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NEYP's Amanda

Frequently Asked Questions

Do you have a question about yarn?

Ask Amanda!.  Send your question to neyp1@juno.com
Amanda will respond to your question via e-mail.  If your question is deemed to be of general interest, we will post it below along with our answer.

How do you pronounce "Quinebaug"? What does it mean? 

Quinebaug is pronounced "Quin", as in Anthony Quinn, "uh", the schwa sound, "bog". The name comes from the dialect of Algonquian spoken in Eastern Connecticut at the time of its settlement by English colonists. Originally, the name applied to a pond in the present-day town of Killingly. It means "long pond". "Quin" means long, "baug", pond. The name was applied by the English to the local tribe itself, and to the nearby river. Native American names were actually descriptive sentences. English settlers, who often used several spellings for their own names, were quite free in spelling native names. For example, there were at least 100 variant spellings of Lake Winnepesaukee in New Hampshire. Sometimes, English speakers would try to make sense of what was to them a meaningless name. My favorite is a creek in Bridgeport, Connecticut which in 1650 was called Nesumpaw's Creek, after a native inhabitant. By 1821, the name had evolved to Knees-and-paws Creek! 

Does New England Yarn & Pattern have a retail outlet?


After years of wholesale yarn sales, we decided to offer the public Quinebaug Yarn directly through our new website. The response has been gratifying, and we are considering the possibility of opening a yarn outlet. Please sign up for our e-mail list to receive updates.

 


Can you describe your yarn? What yarns does it compare to?

 

Our Quinebaug Yarn is 100% virgin wool manufactured in New England. We use high quality medium grade wool. New England Yarn & Pattern uses New England wool, as it is available in quantity and quality. This wool is excellent for outerwear and is noted for its insulating properties.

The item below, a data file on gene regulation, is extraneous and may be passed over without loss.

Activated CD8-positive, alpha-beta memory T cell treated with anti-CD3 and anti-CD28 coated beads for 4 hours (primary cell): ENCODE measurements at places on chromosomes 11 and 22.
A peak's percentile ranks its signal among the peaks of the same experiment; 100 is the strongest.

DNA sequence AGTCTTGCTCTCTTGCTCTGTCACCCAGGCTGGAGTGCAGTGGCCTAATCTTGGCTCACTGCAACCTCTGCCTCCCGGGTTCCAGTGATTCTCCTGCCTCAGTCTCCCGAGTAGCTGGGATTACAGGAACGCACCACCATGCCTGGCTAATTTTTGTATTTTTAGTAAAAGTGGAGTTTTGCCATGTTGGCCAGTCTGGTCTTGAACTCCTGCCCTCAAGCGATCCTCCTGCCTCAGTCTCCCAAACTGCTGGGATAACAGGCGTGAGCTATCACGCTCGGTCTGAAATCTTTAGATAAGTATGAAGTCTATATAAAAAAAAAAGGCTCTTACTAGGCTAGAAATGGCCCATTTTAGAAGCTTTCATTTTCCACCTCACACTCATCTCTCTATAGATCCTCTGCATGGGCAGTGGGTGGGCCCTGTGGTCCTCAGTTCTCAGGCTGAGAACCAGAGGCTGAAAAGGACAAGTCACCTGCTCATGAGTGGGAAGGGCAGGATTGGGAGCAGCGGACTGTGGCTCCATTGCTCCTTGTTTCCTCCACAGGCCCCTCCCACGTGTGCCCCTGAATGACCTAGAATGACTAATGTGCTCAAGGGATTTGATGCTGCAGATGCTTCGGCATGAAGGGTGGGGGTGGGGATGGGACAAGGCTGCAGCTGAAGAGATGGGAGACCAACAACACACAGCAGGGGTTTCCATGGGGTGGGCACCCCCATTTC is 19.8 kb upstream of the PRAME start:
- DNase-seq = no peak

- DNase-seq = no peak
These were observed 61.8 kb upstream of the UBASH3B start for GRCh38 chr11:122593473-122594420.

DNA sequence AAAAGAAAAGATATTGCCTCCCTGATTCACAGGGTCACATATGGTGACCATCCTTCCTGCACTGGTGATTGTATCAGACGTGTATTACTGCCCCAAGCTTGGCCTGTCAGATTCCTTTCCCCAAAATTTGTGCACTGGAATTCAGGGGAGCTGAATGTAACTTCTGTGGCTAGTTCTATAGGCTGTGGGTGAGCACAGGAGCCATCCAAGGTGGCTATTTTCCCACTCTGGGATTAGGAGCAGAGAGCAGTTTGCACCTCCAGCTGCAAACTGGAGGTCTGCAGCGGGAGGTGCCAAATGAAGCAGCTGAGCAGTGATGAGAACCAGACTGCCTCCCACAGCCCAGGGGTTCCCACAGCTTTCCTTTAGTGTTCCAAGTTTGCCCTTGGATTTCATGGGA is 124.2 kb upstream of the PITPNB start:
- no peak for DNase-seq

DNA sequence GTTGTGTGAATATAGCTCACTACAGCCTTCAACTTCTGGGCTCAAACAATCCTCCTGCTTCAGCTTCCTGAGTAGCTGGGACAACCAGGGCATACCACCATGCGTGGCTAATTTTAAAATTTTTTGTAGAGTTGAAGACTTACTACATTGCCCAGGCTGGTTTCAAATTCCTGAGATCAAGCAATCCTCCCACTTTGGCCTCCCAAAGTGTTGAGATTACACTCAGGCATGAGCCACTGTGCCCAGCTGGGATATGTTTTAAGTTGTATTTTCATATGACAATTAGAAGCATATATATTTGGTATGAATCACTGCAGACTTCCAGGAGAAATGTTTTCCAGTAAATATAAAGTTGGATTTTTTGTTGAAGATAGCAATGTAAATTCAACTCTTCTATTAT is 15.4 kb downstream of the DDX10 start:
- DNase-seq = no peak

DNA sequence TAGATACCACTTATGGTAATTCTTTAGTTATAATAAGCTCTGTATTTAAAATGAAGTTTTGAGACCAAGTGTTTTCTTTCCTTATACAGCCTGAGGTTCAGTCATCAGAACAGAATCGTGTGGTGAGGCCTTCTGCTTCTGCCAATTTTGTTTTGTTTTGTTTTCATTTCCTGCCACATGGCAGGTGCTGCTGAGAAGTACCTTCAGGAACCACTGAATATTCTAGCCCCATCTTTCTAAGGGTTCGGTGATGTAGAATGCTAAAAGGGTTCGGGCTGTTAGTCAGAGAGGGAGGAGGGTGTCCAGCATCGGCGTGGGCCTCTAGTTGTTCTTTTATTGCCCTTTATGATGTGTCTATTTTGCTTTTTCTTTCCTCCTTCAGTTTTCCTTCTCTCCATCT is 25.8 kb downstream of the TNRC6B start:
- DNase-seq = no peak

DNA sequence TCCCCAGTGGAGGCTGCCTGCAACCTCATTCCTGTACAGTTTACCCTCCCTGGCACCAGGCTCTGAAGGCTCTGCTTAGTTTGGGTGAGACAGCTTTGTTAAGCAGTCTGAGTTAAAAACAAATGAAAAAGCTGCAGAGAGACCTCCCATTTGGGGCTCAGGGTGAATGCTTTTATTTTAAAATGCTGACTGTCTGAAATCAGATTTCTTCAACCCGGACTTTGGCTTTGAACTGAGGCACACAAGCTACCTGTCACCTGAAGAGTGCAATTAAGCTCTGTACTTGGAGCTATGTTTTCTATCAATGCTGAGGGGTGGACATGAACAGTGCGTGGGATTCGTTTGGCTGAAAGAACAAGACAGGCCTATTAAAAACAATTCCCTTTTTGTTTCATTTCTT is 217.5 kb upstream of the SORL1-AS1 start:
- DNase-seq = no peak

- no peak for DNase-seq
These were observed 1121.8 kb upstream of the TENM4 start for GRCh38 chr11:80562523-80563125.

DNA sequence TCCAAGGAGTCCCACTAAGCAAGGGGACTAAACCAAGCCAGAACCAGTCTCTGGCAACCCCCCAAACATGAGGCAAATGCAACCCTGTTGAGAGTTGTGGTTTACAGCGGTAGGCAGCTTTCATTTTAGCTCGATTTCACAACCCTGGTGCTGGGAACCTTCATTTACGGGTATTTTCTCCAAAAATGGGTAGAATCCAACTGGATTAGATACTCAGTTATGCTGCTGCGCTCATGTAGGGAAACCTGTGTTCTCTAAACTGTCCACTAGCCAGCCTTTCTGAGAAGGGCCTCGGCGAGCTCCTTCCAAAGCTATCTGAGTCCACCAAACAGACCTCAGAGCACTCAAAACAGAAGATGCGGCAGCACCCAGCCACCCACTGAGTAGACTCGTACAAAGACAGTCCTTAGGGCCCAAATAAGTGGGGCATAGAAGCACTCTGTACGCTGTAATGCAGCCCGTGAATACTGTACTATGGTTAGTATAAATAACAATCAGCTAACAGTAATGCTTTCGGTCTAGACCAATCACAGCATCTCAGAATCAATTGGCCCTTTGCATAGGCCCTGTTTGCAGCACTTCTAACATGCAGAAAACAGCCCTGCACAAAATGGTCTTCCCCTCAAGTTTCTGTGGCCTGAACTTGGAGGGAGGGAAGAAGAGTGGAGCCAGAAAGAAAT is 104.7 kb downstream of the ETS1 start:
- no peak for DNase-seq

Quinebaug Yarn is similar to Candide and other yarns spun on the woolen system. This method of spinning is best for producing heathers and a lofty yarn. It is ideal for hand- and machine-knitting.


 

I am confused about the meaning of woolen versus worsted.


Quinebaug yarn is spun on the woolen system. In our system wool is carded to create a random blend of fibers. By blending two or more different colors in the process, beautiful heather colors are created. For example, our purple heather is a blend of blue and red. The yarn is also lofty, with a relatively low density. This increases its insulating quality. The woolen system uses shorter fiber than the worsted system. Some woolen spinners claim they can spin any fiber no matter how short- as long as it has two ends.

 

Worsted spun yarn is carded and combed to make the fibers parallel. Wool fibers used are longer than in the woolen system, and the yarn can be spun finer. This system creates a smooth, relatively dense yarn. It is often used in suit fabrics. This yarn is usually dyed after spinning or after weaving into cloth.

 

To confuse matters more, worsted weight yarn is a medium weight yarn favored by many hand knitters. Our 3-ply Quinebaug yarn is worsted weight. Our most popular weight yarn, it knits at 5 stitches per inch on U.S. #8 needle. But, it is spun in the woolen system.
(For more information on yarn sizes, check our "Yarn Size" page")



I have tried unsuccessfully to felt a knitted wool hat using warm water in my washing machine. Do you have any suggestions?


I "felt" there might be some questions about this subject. For decades we in the textile industry devised ways to keep wool from shrinking or felting, and now the rage is felted fabrics and 'boiled' wool.
        Two things that may have occurred in your case may be that a warm enough bath was not used, or that the piece just lay there waiting for the felting to take place.
        Felting occurs when moisture (the water), temperature (of the water), and pressure are applied to the fabric.  Soap, a vital element,  allows the fibers to slide and interlock, causing the fabric to "felt".  Commercial felters have felting machines, which jam the fabric together in an enclosed space,  This applies the pressure component.  In your situation, squeezing the fabric gently should produce the pressure needed. If the fabric is to be placed under pressure, it cannot be floating loosely around in the water, so when a felting machine is properly loaded, there is mostly fabric in the machine, not water.